The Critical Intersection Between Child Reintegration and Community Connectedness: An Experience from Guatemala

Vanessa Guillermo, Sully Santos de Ucles, Kelley Bunkers

A 2019 census of residential care facilities in Guatemala found 3863 children in residential care and that 97% of these children had at least one living relative. The census clearly indicates that children in the facilities are not orphans and the possibility of reunification, if appropriate processes and services are in place to support the child and parent/caregiver before, during, and after reunification, is possible. The authors played a key role in designing a case management process to support the reunification of children from residential care back into families with the end goal being successful reintegration.

A series of wellbeing domains were designed to help understand and measure what successful reintegration would include within the case management system. Informed by a case review of 36 Guatemalan children supported to reintegrate into families, and interviews with social workers and psychologists engaged in the process, this article explores the role of the “community connectedness” wellbeing domain. The authors explore how community connectedness or lack thereof, can contribute to child and parent/caregiver wellbeing and successful reintegration—the different types of community connectedness and who/what was involved in establishing and fostering these connections.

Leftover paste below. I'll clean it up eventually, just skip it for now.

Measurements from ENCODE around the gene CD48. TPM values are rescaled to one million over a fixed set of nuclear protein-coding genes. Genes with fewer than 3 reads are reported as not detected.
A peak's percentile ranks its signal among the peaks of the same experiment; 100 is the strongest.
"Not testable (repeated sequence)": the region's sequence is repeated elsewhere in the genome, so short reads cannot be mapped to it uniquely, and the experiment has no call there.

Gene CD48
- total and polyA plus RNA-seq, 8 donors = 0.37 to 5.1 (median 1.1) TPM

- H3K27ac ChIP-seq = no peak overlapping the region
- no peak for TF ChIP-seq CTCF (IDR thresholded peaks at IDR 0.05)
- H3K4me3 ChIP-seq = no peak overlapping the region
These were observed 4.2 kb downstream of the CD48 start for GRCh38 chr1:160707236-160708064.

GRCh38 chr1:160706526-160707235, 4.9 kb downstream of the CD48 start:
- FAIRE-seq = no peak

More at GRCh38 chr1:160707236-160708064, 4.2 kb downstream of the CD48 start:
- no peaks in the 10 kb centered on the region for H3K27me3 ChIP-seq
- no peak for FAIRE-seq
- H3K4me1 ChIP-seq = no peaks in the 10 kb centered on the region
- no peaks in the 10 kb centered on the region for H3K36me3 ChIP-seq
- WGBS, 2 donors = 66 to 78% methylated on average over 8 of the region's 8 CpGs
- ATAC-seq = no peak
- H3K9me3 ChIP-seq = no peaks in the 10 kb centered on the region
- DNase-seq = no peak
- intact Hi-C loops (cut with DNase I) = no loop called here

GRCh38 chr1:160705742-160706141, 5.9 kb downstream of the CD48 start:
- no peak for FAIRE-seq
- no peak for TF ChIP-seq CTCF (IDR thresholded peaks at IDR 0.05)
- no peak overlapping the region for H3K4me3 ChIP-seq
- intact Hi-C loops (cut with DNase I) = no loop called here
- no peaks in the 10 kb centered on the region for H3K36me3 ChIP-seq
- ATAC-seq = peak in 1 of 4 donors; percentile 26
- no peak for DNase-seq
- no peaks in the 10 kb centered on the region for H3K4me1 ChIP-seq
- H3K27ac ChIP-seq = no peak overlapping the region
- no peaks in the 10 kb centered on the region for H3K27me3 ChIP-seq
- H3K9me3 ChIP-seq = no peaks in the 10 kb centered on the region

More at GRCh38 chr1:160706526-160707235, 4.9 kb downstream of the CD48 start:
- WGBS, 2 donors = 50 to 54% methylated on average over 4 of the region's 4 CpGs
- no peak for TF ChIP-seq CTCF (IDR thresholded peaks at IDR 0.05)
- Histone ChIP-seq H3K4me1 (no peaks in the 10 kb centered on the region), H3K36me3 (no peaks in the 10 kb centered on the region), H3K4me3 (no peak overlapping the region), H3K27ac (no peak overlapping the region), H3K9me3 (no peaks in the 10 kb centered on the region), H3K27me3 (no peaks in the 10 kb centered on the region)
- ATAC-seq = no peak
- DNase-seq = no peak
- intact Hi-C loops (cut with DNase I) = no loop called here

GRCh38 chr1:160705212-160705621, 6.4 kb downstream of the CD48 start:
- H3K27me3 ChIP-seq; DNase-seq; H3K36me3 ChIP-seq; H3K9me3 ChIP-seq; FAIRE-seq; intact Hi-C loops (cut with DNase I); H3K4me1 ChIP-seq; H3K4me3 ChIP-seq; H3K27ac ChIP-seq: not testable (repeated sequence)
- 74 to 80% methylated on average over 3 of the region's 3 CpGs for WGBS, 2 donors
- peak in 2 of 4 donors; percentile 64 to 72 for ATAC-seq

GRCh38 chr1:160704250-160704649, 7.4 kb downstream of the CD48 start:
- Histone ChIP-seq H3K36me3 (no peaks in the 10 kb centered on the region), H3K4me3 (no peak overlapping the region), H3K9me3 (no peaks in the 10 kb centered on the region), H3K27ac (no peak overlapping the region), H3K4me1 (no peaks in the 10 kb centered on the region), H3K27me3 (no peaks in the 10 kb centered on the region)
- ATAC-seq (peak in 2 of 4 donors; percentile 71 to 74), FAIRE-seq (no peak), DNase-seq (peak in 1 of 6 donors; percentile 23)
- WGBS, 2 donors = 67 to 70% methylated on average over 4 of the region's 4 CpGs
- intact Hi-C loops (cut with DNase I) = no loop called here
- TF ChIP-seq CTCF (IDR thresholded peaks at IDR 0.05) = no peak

With growing interest in reintegration efforts globally, efforts to better understand the unique role that community connectedness has in overall family wellbeing is well timed. Whilst the topic has been explored in post conflict settings with children and youth previously engaged in armed conflict, experiences of reintegration from residential care facilities in non-emergency contexts is limited, including in Spanish speaking contexts.

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Global Studies of Childhood